U.S. GDP Data Deconstructed

July 28, 2022

As some had speculated, the first estimate of U.S. GDP in the second quarter posted a second consecutive quarter-on-quarter decline, this time of 0.9% after a 1.6% slide in the first quarter. If this had been accompanied by falling employment, which emphatically has not been the case, it would be a strong signal that the United States is in a recession. What is happening is that economic growth is losing steam more quickly than had been anticipated. Year-on-year growth fell to 1.6% in the spring from 3.5% in 1Q 2022, 5.5% in 4Q 2021, and 12.2% in the second quarter of 2021. Personal consumption expanded only 1.0% on quarter, down from 1.8% in 1Q. Business non-residential investment collapsed from a robust gain of 10.0% in 1Q to a dip of 0.1% last quarter. The highly interest-sensitive residential construction sector plunged 14.0% last quarter, and government spending (-1.9%) recorded its fourth quarterly drip in the past five quarters. Net exports enjoyed a robust bounce-back and augmented GDP growth by 1.4 percentage points, but a great amount of demand was met out of inventories rather than new production. The change in inventories exerted a 2.0 percentage point drag on GDP growth and was the single largest negative GDP driver.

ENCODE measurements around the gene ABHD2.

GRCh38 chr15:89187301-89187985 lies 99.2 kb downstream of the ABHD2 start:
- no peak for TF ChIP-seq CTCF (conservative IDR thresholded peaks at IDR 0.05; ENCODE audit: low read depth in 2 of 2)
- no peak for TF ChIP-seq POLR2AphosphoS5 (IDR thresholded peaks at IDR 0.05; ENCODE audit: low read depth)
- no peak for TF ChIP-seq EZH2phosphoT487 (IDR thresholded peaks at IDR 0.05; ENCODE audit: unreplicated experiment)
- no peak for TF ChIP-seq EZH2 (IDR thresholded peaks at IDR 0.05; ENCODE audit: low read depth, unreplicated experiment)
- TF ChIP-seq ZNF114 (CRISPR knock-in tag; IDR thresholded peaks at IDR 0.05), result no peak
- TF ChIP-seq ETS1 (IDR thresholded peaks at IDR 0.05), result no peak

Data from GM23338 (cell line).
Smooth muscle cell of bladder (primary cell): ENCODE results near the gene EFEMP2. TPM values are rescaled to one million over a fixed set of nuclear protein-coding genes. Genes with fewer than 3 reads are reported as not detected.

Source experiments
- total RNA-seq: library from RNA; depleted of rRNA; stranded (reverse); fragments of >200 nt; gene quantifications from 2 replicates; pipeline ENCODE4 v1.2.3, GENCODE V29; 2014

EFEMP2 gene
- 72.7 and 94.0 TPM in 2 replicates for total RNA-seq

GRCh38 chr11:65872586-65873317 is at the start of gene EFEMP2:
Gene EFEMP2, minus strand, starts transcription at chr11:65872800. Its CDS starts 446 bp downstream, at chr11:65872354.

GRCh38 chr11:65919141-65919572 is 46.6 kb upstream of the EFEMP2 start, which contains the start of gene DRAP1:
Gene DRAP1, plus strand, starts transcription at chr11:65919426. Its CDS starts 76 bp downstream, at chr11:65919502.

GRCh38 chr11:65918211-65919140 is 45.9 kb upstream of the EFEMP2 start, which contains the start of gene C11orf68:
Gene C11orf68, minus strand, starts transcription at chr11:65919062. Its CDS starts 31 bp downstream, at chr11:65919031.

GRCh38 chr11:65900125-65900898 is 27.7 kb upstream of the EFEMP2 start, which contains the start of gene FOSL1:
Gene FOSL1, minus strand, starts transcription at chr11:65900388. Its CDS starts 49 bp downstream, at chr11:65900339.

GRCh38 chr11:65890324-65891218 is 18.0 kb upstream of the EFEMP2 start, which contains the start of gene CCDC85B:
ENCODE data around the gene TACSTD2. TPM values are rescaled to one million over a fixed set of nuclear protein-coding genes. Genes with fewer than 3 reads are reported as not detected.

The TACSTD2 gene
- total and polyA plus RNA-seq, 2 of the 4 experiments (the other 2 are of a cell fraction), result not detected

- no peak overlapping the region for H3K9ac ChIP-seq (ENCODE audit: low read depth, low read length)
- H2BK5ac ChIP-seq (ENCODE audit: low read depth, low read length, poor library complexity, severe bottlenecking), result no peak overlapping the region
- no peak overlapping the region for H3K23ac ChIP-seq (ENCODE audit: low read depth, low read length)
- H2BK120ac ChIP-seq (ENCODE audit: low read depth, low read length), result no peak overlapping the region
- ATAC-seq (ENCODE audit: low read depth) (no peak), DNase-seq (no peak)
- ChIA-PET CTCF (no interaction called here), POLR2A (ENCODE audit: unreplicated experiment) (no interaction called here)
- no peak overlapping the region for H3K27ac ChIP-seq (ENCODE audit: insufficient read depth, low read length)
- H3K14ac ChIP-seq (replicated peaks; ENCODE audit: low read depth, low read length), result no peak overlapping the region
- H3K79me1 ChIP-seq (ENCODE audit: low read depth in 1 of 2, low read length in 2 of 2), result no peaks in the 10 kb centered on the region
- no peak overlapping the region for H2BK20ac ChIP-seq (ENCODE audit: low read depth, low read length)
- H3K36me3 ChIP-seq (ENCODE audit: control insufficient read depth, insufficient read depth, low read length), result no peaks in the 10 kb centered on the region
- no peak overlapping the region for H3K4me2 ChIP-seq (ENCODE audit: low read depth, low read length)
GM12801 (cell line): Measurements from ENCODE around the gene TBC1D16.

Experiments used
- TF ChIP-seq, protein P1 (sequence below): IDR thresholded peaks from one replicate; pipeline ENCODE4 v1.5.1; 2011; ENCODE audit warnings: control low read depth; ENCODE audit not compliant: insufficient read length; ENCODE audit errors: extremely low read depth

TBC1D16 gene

The total U.S. personal consumption expenditure price deflator had the same underlying 7.1% quarterly rise annualized as it did in 1Q, but the core PCE deflator slowed to a 4.4% pace from 5.2%. Compared to the same quarter a year earlier, the PCE price deflator rose 4.8%, down from 5.2% in 1Q, while the overally PCE price index continued to crest, reaching 6.5%.

Copyright 2022, Larry Greenberg. All rights reserved. No secondary distribution without express permission.

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